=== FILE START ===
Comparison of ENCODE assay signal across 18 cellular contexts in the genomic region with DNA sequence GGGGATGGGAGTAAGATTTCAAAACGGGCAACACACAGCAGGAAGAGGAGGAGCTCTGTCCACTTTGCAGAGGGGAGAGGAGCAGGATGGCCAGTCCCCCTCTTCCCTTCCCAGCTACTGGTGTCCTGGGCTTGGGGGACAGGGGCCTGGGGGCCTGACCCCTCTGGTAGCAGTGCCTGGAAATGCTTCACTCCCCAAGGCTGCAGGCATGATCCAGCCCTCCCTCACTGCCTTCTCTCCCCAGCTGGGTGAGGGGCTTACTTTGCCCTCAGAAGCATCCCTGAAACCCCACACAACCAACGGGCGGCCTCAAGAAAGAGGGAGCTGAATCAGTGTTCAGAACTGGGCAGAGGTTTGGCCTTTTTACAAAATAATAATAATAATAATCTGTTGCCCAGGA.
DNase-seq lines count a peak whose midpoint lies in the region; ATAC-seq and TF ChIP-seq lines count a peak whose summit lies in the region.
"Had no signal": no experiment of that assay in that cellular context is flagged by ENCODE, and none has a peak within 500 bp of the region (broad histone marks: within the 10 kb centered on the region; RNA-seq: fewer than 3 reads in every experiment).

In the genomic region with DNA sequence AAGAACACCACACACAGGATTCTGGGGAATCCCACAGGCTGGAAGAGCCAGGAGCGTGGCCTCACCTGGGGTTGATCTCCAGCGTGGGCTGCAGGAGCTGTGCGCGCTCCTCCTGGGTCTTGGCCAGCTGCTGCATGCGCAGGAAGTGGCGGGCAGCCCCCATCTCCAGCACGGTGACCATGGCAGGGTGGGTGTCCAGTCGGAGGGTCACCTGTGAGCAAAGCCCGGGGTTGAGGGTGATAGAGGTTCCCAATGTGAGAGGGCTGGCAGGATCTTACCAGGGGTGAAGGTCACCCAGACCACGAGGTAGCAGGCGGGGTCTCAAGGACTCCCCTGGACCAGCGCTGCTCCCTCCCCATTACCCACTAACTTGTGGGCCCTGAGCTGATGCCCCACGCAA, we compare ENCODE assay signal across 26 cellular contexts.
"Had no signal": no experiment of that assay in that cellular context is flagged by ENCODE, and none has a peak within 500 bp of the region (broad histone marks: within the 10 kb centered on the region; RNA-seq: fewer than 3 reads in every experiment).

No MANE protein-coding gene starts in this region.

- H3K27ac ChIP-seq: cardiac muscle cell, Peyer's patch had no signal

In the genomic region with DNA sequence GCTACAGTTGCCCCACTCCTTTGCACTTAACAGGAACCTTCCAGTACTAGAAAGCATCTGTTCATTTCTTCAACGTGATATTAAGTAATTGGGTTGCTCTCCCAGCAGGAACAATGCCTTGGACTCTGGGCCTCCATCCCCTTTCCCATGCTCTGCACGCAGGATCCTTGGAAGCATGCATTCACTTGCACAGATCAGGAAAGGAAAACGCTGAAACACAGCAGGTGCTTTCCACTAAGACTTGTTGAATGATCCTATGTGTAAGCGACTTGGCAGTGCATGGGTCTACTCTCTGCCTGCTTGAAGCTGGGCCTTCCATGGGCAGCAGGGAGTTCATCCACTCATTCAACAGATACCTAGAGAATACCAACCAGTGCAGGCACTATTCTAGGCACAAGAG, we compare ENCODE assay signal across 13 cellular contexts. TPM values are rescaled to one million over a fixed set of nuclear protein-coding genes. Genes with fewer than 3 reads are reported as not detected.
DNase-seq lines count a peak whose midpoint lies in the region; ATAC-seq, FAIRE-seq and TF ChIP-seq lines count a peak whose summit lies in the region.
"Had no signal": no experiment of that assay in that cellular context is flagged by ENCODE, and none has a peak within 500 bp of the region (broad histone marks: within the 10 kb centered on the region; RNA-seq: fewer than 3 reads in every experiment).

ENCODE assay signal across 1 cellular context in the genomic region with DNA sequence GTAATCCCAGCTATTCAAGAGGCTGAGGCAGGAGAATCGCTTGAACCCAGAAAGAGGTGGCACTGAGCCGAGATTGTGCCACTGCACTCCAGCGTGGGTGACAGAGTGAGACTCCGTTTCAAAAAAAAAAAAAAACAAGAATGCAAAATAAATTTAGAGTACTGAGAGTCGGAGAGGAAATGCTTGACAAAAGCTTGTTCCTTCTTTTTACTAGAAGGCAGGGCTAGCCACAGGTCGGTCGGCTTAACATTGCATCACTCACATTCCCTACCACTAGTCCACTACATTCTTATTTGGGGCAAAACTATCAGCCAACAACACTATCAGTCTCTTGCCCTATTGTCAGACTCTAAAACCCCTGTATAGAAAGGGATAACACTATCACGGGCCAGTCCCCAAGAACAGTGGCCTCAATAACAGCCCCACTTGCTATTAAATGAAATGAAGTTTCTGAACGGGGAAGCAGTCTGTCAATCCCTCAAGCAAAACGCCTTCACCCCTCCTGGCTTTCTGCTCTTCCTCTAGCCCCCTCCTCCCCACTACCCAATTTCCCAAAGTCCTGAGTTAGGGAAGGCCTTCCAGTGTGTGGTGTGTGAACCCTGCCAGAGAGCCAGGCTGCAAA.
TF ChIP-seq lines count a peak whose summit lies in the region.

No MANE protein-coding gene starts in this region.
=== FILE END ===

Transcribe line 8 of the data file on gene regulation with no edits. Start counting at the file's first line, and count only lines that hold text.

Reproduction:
In the genomic region with DNA sequence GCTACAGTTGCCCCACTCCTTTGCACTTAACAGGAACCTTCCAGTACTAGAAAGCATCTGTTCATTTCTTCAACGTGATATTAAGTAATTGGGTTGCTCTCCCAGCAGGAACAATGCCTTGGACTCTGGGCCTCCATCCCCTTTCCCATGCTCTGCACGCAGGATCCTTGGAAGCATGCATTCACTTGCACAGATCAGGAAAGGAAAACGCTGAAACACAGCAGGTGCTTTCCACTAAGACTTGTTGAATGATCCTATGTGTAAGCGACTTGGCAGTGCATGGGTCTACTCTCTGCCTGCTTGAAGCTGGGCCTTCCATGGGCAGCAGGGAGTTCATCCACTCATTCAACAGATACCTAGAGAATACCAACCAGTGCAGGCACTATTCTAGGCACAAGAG, we compare ENCODE assay signal across 13 cellular contexts. TPM values are rescaled to one million over a fixed set of nuclear protein-coding genes. Genes with fewer than 3 reads are reported as not detected.